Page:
Posted by Chuck Jones, a resident of the Danville neighborhood, on Feb 5, 2010 at 9:56 am
Just like some drivers, some cyclists are rude, inconsiderate, and careless. Most are not. Most of us drive as well as ride, and when we ride, we are very aware of the dangers on the streets. We want a safe travel environment for all. That said;
* State law provides cyclists with the same rights as drivers. Ususally, when we're in a lane it's because we have to be. If you are in a car behind cyclists, don't worry; you're going to get to your destination long before we are.
* Most of us do NOT "test the automobiles at every opportunity by NOT following the driving laws " as the poster above said. We ride in bike lanes and ride respectfully. Again, some do not.
* Riders who are careless and thoughtless are putting themselves at risk. But no rider rides Danville Blvd at 40mph. The fast ones go between 20 & 25mph. Only the pro riders ride above 30mph on the flats, and they are not on Dville Blvd.
So cyclists are just like the rest of us: tax paying citizens who mostly follow the laws and mostly treat others with respect. To judge all of us based on the actions of a few is inconsiderate.
Spring IS right around the corner, time for us to enjoy our roads and the beautiful area where we live. These roads belong to us all, and Danville Boulevard IS such a road. Surely we can treat each other with respect, consideration, and tolerance when we travel these roads, no matter the vehicle we're in. We are neighbors, friends, and family. Give us a break.
Posted by Brian Mack, a resident of the Danville neighborhood, on Feb 5, 2010 at 12:03 pm
Cyclists have certain rights relative to road use. On occasion cyclists and automobiles will end up sharing a lane. There is no question that some cyclists act irresponsibly. The same holds true for operators of motor vehicles. I have been a cyclist for over thirty years. In that time I have had trash thrown at me from moving vehicles, aggressive teen drivers buzz by me while honking the vehicle horn in order to frighten me, drivers cut in front of me or run me off the road while they are driving and using their cell phones simultaneously and worst of all, I was hit from behind by a drunk driver traveling at 60 miles an hour in a Cadillac. I have endured two broken legs, a fractured elbow, a separated shoulder, a fractured skull and countless other bruises, abrasions and lacerations as a result of irresponsible motor vehicle drivers. I am not aware of any motor vehicle operator who has been seriously injured due to a cyclists use of the road. Most cyclists are aware of the risks they face on the road. All I ask is that drivers recognize that their actions, however justified they feel they are, can kill or maim a cyclist. I am aware of numerous incidents where cyclist have been killed by dangerous operation of motor vehicles.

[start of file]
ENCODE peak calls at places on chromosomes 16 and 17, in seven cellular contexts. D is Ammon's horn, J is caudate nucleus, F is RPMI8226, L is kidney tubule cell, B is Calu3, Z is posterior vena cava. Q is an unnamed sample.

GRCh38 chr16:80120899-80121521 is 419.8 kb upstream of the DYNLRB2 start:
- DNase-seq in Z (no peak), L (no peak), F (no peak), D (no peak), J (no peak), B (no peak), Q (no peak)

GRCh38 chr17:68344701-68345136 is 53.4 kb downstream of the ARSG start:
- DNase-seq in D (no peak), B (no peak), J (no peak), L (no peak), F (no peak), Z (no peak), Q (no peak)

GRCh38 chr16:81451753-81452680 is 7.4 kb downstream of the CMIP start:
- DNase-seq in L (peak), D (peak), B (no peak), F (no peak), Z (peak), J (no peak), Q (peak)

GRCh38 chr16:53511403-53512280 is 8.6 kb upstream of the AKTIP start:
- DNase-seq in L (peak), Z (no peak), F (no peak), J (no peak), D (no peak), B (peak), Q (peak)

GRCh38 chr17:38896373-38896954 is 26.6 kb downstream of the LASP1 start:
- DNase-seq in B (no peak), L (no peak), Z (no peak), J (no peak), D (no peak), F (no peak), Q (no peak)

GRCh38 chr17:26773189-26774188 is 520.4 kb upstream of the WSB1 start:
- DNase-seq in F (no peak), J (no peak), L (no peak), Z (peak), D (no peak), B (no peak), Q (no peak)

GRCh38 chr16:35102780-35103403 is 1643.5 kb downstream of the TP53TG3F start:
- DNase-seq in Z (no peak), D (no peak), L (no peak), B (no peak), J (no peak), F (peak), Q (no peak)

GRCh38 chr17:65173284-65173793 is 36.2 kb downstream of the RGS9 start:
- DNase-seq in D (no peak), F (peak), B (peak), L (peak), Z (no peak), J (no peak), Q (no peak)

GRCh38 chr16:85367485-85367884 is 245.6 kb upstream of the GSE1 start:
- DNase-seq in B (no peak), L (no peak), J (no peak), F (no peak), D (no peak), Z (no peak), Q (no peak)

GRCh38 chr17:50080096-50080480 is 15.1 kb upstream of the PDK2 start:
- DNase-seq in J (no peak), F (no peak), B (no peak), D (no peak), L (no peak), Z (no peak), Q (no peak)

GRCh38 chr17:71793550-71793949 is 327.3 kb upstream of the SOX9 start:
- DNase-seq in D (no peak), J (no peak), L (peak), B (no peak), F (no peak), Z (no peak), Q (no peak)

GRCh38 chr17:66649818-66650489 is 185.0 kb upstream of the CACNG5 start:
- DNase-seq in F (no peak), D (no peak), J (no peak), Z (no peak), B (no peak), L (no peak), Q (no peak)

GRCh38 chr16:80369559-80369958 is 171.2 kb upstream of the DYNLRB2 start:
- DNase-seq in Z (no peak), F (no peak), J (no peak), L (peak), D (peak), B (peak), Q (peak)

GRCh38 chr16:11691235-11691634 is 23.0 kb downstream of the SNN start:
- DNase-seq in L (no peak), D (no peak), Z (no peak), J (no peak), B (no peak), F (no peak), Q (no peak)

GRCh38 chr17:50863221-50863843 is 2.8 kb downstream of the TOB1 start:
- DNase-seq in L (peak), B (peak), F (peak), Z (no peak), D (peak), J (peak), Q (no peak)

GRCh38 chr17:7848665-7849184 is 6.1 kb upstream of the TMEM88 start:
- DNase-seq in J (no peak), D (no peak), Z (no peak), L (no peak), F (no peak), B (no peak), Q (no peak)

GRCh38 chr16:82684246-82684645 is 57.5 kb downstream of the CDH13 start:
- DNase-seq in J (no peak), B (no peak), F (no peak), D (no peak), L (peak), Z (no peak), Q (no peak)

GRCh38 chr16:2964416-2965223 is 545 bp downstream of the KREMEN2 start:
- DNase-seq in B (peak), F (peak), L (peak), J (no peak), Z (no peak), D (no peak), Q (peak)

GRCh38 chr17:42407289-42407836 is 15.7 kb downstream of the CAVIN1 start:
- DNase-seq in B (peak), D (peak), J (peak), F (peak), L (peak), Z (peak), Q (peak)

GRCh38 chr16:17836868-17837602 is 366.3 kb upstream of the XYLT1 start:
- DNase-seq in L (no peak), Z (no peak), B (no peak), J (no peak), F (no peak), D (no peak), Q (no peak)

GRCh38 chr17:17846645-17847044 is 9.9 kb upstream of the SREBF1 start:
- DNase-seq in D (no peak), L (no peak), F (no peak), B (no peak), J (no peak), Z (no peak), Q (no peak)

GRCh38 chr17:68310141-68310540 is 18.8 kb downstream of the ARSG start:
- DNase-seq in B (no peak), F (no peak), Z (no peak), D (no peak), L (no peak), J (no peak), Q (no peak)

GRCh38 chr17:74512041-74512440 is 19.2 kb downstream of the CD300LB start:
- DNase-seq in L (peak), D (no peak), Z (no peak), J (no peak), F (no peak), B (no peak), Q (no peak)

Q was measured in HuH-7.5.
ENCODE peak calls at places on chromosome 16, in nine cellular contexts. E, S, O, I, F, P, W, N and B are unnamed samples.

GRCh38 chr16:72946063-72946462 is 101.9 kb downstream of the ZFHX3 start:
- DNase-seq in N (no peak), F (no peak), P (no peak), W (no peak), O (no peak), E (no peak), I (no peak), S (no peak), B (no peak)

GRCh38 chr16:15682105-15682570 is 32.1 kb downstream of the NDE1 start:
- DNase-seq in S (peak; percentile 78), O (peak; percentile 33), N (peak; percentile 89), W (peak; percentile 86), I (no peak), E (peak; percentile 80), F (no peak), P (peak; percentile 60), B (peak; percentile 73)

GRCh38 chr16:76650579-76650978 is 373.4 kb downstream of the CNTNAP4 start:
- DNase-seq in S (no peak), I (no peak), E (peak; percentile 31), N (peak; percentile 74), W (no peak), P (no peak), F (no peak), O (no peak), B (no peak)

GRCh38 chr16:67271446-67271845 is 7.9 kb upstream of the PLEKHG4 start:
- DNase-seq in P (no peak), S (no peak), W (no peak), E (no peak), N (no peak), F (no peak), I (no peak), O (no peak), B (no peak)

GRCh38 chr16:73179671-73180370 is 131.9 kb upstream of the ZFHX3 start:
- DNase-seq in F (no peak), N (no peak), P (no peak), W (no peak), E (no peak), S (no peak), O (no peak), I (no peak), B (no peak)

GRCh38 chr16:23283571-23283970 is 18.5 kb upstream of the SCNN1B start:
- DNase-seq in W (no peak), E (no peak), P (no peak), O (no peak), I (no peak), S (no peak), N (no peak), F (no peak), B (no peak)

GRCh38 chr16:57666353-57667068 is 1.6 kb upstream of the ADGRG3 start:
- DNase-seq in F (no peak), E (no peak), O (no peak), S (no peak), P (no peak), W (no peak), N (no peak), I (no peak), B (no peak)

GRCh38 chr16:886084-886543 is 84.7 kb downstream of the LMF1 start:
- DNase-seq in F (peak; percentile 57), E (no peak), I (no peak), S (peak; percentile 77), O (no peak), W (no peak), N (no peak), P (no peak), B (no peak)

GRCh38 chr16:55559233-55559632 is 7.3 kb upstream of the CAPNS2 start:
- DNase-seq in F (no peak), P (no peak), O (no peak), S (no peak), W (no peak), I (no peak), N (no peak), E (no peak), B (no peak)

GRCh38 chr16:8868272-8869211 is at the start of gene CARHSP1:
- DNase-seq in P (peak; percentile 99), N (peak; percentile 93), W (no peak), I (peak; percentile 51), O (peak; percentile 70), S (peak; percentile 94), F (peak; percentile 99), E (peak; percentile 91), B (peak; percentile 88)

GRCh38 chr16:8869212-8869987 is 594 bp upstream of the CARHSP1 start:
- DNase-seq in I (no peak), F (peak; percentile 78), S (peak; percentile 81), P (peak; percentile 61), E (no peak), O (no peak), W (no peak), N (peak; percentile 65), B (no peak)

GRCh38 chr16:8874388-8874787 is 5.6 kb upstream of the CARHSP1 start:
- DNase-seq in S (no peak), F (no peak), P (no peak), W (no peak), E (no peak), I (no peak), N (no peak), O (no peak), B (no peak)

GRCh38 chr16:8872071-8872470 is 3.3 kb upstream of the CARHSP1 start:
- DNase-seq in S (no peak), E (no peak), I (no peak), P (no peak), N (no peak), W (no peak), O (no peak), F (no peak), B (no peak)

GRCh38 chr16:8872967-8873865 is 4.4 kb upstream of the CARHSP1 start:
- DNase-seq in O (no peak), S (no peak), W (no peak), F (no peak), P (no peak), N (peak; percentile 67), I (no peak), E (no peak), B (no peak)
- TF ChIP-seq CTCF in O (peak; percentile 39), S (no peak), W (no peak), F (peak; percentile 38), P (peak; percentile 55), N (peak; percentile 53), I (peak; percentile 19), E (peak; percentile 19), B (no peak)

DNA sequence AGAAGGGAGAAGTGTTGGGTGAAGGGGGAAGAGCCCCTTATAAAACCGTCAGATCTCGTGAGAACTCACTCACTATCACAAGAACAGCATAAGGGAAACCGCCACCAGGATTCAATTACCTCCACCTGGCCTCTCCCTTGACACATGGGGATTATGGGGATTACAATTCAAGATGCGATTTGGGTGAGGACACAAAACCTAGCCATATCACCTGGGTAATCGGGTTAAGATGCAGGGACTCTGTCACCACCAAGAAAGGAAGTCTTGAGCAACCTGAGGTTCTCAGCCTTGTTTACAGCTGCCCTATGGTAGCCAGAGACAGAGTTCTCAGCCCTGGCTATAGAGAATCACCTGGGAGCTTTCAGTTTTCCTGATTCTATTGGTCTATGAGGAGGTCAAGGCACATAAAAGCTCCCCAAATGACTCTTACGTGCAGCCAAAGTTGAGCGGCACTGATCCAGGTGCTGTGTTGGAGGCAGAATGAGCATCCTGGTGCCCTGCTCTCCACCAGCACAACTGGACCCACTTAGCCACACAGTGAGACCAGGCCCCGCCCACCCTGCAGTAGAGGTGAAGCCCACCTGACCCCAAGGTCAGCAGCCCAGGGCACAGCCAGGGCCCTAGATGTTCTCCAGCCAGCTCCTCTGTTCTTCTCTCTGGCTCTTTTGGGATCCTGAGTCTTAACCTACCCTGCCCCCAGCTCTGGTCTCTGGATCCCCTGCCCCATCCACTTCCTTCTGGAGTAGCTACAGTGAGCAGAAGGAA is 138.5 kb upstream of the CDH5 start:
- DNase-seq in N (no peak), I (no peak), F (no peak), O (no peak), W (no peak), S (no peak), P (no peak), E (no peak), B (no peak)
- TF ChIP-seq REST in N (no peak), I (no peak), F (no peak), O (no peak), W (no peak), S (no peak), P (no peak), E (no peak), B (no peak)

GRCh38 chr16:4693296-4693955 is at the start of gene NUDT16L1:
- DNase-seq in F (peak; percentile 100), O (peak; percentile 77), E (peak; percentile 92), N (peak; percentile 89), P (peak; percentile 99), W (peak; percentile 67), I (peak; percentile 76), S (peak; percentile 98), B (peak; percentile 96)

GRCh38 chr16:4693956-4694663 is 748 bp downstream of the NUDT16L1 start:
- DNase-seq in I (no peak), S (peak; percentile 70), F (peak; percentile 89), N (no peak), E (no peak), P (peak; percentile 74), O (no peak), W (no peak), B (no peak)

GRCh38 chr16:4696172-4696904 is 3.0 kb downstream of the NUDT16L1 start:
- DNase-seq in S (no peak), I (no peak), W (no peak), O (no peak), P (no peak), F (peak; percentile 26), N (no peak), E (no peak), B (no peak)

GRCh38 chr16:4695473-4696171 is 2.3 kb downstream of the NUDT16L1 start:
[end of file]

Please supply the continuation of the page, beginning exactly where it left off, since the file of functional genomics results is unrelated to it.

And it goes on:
As it relates to Christopher Thompson I was disappointed that Dolores failed to point out in her article that there was testimony at the trial illustrating that this was not the first time Dr. Thompson had used his vehicle to threaten a cyclist. He had run cyclists off the road previously. If he had not had a history as a menace he likely would not have faced a five year prison term.
It is not realistic for us to expect that every driver and every cyclist will always act responsibly or even intelligently. I do think it is reasonable for cyclists to expect that drivers will not use their vehicles as weapons.
Posted by OutdoorPursuits, a resident of the Danville neighborhood, on Feb 5, 2010 at 3:16 pm
Why are all the fat and out of shape car driving complainers who exercise but a few ankle and calf muscles to propel themselves in vehicles that have killed millions of people since their invention, picking on, able bodied, able minded fit cyclists WHO HAVE AN EQUAL RIGHT TO THE ROAD as do the sloth who abuse it in cars...
How does it feel to be stereotyped, as did the other posters about cyclists??? Objectionable isn't it. Well here is one for you...
FACT: There are far more rude and distracted drivers on the road then there are rude cyclists.
There is a reason cyclists are not on freeways. Get it? The two don't mix well. On the street it is a different story. They have the right to the road, as much as the slow moving concrete truck, the underpowered moped, the school bus that stops, you get the gist.
The huge majority of bikers have a clear idea of what being considerate means. And it doesn't necessarily mean pulling over and stopping for a car. It might mean riding at 20 mph as a car has to follow at 20mph until the road conditions allow a safe pass. Unbelievable what righteousness becomes car drivers when they have to slow down for several seconds to a minute to pass. Oh poor distracted harried driver who gets annoyed at the such minor slow downs...
Posted by Jim, a resident of the San Ramon neighborhood, on Feb 5, 2010 at 8:51 pm
Yes there are rude bicyclists. When I'm on my bike and stopped at a light or stop sign I am disgusted by the other bikers that blow by me through the intersection. They will eventually get ticketed or run over. The speed limit for bikes on the Iron Horse trail is 15 MPH. There are times when I go a little faster if the trail is clear. I'm always aware of the walkers with their kids and dogs off leash. I do call out and even slow down or stop for the occasional group of people on the trail behind Peet's in Danville. Those people are just inconsiderate. So, yes, bicyclists are the same people that drive cars, walk on the trail and even jog in the bike lanes. We are just like everyone else. Some rude, some considerate and even some that make really stupid choices. And one more thing; there is no "safe" way for a cyclist to get to Mt Diablo on Diablo Road from either direction. Please be patient and wait for us to make our turn. Running over a cyclist will bring you bad karma for the rest of your life. Just ask the woman from Cupertino who ran over the guy on Tassajara Road last year or the one that killed the man on McEwen Road in Martinez how they are going to forget that one moment when they heard the crunch of the bike and person under their two ton vehicle.
Posted by Greg, a resident of the Danville neighborhood, on Feb 6, 2010 at 8:46 am
I am glad to see that we are all in agreement......most cyclist are rude and obnoxious and think they are above the law. I see it getting worse and worse. There are a few responsible ones out there.